Second, you ask about structures made of particles, specifically if we can make the structures "disappear" in other frames. Now I hope it transpired that the idea of the Unruh effect is that particle is a frame-dependent concept, so you need to define a structure in other way.

Anna v in the comments suggested a bound state. Take a proton for example. It is a bound state of quarks and gluons. Is there an observer that sees this proton as just vacuum? Well the proton is certainly in the confinement phase of QCD, since we do not observe color charge. Arguably the vacuum is just fluctuations of quarks and gluons so it should be a state in the deconfined phase. So in essence the question is if different observer can see different phases of matter.

In quantum field theory we define a phase by the vacuum expectation value of some field operator $\langle \phi\rangle$, the VEV being zero in one phase and not zero in the other. But since the VEV in a scalar it is, by the very definition, invariant under coordinate changes, even non-inertial ones, so that if the VEV is not null in a frame, the it must be not null for all frames. From this we should conclude that if one observer sees the confined phase then all do too. The proton is there for all observers, but different observers can describe it with different amounts of quarks and gluons (this is obviously a very heuristical description, but the order parameter argument should make clear the correctness of it).

  • $\begingroup$ you have not addressed the last paragraph of the question. Is the answer to "there are certain objects (structures made of particles), while in another frame all of this "disappears" negative? I have the impression it is only the vacuum that changes, not dynamically bound structures. $\endgroup$
    – anna v
    Commented Feb 18, 2015 at 19:00
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    $\begingroup$ @annav, yes, I would tend to agree with you on this. In QFT you could define a bound state as a pole in the S-matrix. No matter what frame of reference you choose the pole cannot go away. Therefore all observers agree that there is a bound state, but they can disagree on which particles constitute the bound state. So yes, the definition of particles may be relative, because essentially you are using a different basis for the Hilbert space, but the dynamical features must be the same $\endgroup$ Commented Feb 18, 2015 at 20:05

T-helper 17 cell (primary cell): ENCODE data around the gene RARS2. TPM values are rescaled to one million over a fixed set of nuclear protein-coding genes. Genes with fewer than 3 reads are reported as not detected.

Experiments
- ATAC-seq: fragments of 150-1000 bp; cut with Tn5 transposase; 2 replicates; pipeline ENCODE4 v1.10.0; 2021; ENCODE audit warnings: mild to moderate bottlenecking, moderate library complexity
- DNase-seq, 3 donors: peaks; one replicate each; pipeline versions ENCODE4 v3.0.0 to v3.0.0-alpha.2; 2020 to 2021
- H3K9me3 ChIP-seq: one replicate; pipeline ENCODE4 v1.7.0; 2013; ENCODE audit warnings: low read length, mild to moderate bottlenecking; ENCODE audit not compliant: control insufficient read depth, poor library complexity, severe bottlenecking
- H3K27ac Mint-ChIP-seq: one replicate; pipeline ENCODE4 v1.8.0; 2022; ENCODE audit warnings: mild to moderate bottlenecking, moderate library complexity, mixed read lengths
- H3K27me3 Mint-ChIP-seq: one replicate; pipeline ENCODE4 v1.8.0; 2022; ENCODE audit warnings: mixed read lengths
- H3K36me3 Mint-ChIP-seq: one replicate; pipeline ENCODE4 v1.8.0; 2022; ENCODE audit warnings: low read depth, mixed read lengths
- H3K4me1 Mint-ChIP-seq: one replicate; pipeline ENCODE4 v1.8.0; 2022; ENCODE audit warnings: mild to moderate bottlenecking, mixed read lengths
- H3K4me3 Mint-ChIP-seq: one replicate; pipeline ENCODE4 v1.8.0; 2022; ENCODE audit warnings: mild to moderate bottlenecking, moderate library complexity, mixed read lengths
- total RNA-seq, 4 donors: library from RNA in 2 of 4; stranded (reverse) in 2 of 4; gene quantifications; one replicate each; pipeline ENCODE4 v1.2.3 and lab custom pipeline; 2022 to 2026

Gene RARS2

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    $\begingroup$ @annav, incidentally I just remmembered a better example. Consider the case of spontaneous symmetry breaking. We define by it by a non null vacuum expectation value $\langle \phi\rangle$. Since the field is a scalar the VEV is an invariant. Therefore if one observer sees a non null VEV all must do too, no matter what they think is the vacuum of the interacting field theory. Repeating the argument with some model of fermion condensate you can argue that Unruh effect cannot deconfine hadrons for instance $\endgroup$ Commented Feb 18, 2015 at 20:10
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    $\begingroup$ maybe for completeness you could edit and include one of these examples in your answer, as comments may disappear , and it is part of the question. $\endgroup$
    – anna v
    Commented Feb 19, 2015 at 4:17
  • $\begingroup$ @cesaruliana: Thank you for your excellent and very instructive explanation! In your answer you used the example of bosonic fields. Do your arguments also apply to fermionic fields? Could Dirac particles appear/disappear in non-inertial frames? For matter fields I would somehow find the effect even more astonishing. Matter being created/destroyed just by accelerating... $\endgroup$ Commented Feb 19, 2015 at 11:42

The Unruh effect is better understood in the light of partial trace. Special relativity tells us that an accelerated observer has events horizons, which implies that exist regions in space that this observer can't measure. Quantum mechanics tells us that the proper way to work with this observer is do a partial trace in the total Hilbert space of entire space. The partial trace make the vacuum state of the inertial frame a mixture of state (because the non-zero correlations functions in vacuum state) with well defined only the average energy. The most unbiased way for define the probability distribution in energy state of the mixture is the Boltzman's weight. The temperature could be defined later when we see how energy is related with entropy, and consequently with acceleration (determines the horizon).

What we learn with this effect is that the particle's picture is absolute only in inertial frames.

I expect that future developments in complementarity of black hole and quantum gravity could teach us a "better" look for this effect in terms of quantum information by equivalence principle.

  • $\begingroup$ how can this be applied to the case of rotating observers? supposedly in a rotating frame there is an ergosphere right at $r > c / \omega$ $\endgroup$
    – lurscher
    Commented Jun 13, 2018 at 21:50